(Updates with U.S. trading, changes byline, previous dateline LONDON)
* Wall Street hits records helped by financials, tech
* Dollar edges higher, Brexit uncertainty weighs on sterling
* U.S. Treasury yield curve steepens; investors eye tax policy
* Oil prices slip on OPEC deal extension jitters
NEW YORK, Nov 28 (Reuters) - Wall Street hit record highs and the dollar edged up on Tuesday as traders monitored comments from Federal Reserve chair nominee Jerome Powell and waited for progress on U.S. tax reform.
The U.S. Treasury yield curve steepened after hitting its flattest level in a decade, in what analysts viewed as a much-needed reprieve from months of flattening.
The major U.S. stock indexes rose and the S&P hit a session high during the broadcast of Powell's confirmation hearing with their biggest boost coming from financial stocks.
"For the most part, his prepared remarks painted a similar picture to the outgoing Chair Janet Yellen's monetary policy strategy," said Minh Trang, senior currency trader at Silicon Valley Bank in Santa Clara, California.
"What he is trying to convey is that there is going to be consistency in the transition."
Powell told the hearing that the best way to sustain the U.S. economic recovery would be to continue on path of gradual rate increases.
The Dow Jones Industrial Average rose 133.43 points, or 0.57 percent, to 23,714.21, the S&P 500 gained 13.52 points, or 0.52 percent, to 2,614.94 and the Nasdaq Composite added 17.73 points, or 0.26 percent, to 6,896.25.
European shares rose, supported by consumer staples as Anglo-Dutch Unilever said it favored a single base, and by oil and gas stocks after Royal Dutch Shell canceled an austerity dividend.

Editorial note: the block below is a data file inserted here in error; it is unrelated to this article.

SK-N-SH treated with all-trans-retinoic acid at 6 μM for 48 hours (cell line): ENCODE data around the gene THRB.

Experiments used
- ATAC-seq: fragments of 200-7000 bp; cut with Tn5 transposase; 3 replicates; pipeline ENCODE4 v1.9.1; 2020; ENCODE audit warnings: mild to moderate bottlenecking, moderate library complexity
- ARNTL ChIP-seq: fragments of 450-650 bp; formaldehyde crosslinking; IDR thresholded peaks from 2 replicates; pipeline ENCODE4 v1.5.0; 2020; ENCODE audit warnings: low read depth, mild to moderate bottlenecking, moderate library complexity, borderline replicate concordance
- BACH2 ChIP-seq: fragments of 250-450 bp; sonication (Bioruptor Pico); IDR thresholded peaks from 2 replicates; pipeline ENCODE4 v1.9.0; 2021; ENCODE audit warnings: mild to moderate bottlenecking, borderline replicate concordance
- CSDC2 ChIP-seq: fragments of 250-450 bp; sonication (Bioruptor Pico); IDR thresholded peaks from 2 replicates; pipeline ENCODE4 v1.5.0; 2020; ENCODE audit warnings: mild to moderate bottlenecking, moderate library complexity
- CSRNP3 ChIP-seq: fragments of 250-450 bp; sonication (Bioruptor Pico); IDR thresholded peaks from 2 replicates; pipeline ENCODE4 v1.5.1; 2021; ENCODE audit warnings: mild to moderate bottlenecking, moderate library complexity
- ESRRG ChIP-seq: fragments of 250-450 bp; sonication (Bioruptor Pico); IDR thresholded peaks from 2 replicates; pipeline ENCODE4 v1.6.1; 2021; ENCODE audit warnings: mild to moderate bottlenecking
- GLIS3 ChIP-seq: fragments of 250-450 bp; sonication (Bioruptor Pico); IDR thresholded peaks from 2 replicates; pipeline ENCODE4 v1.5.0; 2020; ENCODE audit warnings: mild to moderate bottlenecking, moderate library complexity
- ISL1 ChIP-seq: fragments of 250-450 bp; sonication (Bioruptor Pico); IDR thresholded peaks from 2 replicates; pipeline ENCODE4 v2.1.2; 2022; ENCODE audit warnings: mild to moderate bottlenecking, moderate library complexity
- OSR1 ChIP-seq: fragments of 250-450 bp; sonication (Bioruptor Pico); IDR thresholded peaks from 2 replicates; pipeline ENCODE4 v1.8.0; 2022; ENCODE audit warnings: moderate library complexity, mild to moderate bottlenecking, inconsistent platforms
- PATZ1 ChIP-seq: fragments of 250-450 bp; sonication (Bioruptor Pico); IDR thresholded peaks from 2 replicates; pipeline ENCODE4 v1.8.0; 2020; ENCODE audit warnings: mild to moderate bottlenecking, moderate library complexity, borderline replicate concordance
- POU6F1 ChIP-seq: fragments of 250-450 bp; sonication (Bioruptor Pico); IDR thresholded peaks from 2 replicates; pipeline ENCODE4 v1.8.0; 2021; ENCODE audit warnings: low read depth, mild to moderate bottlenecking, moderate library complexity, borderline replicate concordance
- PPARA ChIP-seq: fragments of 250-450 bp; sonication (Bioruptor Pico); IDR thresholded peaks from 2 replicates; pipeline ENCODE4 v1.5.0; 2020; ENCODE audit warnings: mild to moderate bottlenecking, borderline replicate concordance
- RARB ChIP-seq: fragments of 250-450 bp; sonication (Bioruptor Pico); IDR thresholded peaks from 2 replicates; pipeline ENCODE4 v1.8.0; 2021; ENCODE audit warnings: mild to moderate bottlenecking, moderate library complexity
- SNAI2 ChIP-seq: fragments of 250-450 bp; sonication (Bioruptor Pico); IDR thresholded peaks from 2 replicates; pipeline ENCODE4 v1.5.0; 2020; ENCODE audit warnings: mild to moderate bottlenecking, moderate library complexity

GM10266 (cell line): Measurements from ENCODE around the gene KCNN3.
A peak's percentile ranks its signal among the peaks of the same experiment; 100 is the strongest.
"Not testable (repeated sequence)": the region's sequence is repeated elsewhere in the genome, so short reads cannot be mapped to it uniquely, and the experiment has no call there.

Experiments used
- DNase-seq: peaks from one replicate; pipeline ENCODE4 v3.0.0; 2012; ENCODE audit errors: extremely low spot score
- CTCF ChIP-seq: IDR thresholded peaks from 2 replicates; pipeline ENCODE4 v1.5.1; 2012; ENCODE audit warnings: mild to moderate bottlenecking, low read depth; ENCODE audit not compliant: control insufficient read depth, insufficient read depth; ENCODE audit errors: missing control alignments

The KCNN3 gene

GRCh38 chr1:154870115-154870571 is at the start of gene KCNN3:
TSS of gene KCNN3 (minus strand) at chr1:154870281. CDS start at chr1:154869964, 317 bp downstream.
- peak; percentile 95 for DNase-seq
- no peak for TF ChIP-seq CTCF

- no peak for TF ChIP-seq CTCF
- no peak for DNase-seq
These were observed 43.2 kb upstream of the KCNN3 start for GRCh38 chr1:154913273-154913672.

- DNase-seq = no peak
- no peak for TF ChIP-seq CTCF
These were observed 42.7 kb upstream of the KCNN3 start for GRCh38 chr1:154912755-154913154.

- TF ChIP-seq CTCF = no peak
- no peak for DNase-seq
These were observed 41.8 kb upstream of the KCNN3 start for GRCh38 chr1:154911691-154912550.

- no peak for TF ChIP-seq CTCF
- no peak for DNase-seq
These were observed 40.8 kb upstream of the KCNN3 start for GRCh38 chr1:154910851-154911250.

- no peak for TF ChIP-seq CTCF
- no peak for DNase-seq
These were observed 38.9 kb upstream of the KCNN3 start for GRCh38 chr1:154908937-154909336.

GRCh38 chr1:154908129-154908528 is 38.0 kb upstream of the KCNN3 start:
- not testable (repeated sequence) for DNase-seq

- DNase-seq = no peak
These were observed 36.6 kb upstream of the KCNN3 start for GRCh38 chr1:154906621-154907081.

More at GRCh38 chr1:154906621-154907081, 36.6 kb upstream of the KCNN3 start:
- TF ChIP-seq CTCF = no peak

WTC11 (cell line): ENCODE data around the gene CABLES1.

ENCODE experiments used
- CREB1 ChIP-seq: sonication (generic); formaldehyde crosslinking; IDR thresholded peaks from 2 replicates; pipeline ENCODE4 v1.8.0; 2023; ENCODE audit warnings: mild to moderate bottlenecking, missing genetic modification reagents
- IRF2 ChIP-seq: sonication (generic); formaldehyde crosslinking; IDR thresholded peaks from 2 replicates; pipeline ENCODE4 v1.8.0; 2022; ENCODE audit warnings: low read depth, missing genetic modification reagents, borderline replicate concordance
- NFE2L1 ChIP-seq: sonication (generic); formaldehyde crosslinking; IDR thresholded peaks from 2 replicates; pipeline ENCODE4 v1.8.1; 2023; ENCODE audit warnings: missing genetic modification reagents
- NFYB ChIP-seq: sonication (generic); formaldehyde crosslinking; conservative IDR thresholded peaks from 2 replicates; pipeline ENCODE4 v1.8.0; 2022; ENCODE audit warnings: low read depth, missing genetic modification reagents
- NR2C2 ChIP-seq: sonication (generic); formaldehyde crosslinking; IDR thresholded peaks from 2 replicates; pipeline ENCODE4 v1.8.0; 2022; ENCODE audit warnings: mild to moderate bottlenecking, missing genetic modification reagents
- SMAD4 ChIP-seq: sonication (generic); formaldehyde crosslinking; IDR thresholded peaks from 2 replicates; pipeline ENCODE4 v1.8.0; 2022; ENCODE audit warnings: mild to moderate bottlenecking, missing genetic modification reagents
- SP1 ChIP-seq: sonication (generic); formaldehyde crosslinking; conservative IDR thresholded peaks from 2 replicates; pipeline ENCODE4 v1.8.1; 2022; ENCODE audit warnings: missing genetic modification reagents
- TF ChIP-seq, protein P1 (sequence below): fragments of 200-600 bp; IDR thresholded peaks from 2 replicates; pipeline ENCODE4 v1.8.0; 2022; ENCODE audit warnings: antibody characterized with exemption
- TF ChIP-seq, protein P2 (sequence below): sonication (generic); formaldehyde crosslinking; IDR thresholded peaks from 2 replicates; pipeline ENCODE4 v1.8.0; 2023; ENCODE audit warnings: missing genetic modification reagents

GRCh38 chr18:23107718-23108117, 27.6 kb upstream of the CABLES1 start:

The pan-European FTSEurofirst 300 index rose 0.63 percent and MSCI's gauge of stocks across the globe gained 0.31 percent.
The dollar index rose 0.25 percent, with the euro down 0.16 percent to $1.1877.
Hopes for U.S. tax cuts helped the greenback as U.S. President Donald Trump tweeted that the plans were "coming along very well." However, Trump's drive for tax reform faced new drama in the Senate, where two Republican lawmakers demanded changes in exchange for their help in moving the measure forward ahead of a possible vote as early as Thursday.
Meanwhile, the British pound slipped from an almost two-month high against the dollar as Brexit-related doubts began to re-exert their grip on the UK currency.
Sterling dipped 0.7 percent to $1.3219 which would be its sharpest one-day percentage decline since Nov. 2, even after the Bank of England said UK banks could handle a bad Brexit, and after the apparent aversion of an Irish political crisis that had threatened to derail a Brexit summit.
"Investors are growing more nervous about possible delays to the Brexit negotiations by the issue of the Northern Ireland-Republic of Ireland border," Omer Esiner, chief market analyst at Commonwealth Foreign Exchange, said in a note.
Benchmark 10-year notes last rose 4/32 in price to yield 2.3135 percent, from 2.328 percent late on Monday.
The 30-year bond last rose 8/32 in price to yield 2.753 percent, from 2.765 percent late on Monday.
Oil prices eased on uncertainty over the outcome of an OPEC meeting this week at which an extension to its price-supporting oil output cuts will be discussed.
U.S. crude fell 0.52 percent to $57.81 per barrel and Brent was last at $63.38, down 0.72 percent on the day.
(Additional reporting by Saqib Iqbal Ahmed, Gertrude Chavez-Dreyfuss in New York, Georgina Prodhan in London, Swati Pandey in Sydney; Editing by Catherine Evans and Nick Zieminski)